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Black superheroes and the secret history of a genre

posted by Tim Carmody   Dec 29, 2017

blade-pop.jpg

In Februrary, BAMcinematek in Brooklyn will host a film series of black superheroes, ending with the opening of Ryan Coogler’s Black Panther.

It’s an eclectic mix: Blade and Blade 2 are there (but not Blade 3) as well as Catwoman and Robert Townsend’s Meteor Man, but also Melvin van Peebles’s Sweet Sweetback’s Baadassss Song, John Sayles’s The Brother From Another Planet, the alien invasion film Attack the Block and the alien cop story Men In Black.

Even Ghost Dog: Way of the Samurai (directed by Jim Jarmusch and starring Forrest Whitaker) and Strange Days are, in some sense, superhero films. More importantly, they’re part of the context for Black Panther just as much as Thor: Ragnarok or Iron Man 3, even if it’s along a different axis.

Hollywood is making enough “straight” superhero films that they’re metastasizing into the broader film culture. They’re not as readily a definable genre as they were from the Richard Donner Superman, through the Tim Burton Batman and Sam Raimi Spider-Man. Even the Blade movies, which really kicked off the current wave of superhero films, were coming at the genre from a different angle, in no small part because the protagonist and multiple leads were black.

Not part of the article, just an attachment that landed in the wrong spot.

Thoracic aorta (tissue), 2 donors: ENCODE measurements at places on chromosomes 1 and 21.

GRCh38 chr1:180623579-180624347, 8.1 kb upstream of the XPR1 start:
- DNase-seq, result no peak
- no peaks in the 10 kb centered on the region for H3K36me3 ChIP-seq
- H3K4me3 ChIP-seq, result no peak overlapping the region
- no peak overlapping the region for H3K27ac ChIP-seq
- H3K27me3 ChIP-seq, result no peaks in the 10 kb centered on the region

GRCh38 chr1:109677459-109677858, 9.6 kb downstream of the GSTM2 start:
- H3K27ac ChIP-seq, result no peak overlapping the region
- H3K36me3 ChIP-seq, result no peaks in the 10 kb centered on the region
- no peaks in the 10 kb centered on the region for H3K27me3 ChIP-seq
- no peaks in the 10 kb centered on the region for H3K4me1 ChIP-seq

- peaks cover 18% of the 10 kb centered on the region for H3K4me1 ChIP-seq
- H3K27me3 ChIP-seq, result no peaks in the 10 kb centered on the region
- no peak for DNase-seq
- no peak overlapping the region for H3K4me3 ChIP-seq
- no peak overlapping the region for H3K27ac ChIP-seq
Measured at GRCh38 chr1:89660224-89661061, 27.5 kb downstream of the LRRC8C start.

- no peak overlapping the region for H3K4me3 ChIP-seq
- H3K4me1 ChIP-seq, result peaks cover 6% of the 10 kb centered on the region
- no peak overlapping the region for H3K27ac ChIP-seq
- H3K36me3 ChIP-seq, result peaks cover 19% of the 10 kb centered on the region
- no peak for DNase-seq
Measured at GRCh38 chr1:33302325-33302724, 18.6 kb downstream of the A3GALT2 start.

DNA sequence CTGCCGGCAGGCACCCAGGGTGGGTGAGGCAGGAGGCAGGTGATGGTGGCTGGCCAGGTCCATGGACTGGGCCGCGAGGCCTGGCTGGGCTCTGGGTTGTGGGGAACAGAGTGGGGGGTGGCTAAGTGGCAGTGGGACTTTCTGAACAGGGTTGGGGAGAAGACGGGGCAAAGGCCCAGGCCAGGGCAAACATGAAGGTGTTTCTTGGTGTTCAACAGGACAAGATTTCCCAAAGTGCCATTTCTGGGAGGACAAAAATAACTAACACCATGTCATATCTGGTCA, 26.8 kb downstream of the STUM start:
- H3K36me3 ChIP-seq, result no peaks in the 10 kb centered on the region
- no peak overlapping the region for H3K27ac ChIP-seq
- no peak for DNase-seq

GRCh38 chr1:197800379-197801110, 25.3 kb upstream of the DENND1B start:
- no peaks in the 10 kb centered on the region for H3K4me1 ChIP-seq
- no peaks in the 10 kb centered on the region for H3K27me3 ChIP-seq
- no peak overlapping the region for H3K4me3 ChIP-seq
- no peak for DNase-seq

Genre lines are always more imaginary than real. Samurai movies borrowed from westerns, who borrowed right back; our favorite space operas borrowed from adventure serials and swashbuckler epics. Now we have superhero thrillers, superhero love stories, superhero tween dramas, and superhero westerns. And other movies are borrowing pieces from superhero films in turn. So, too, our histories of those genres are getting scrambled all over again.

Black Panther is likely to push the genre boundaries further, into sci-fi, fantasy, and a thriving tradition of black superhero film. It’s just going to be bigger and better than all of them, is all. (Can you tell I’m excited about this movie?)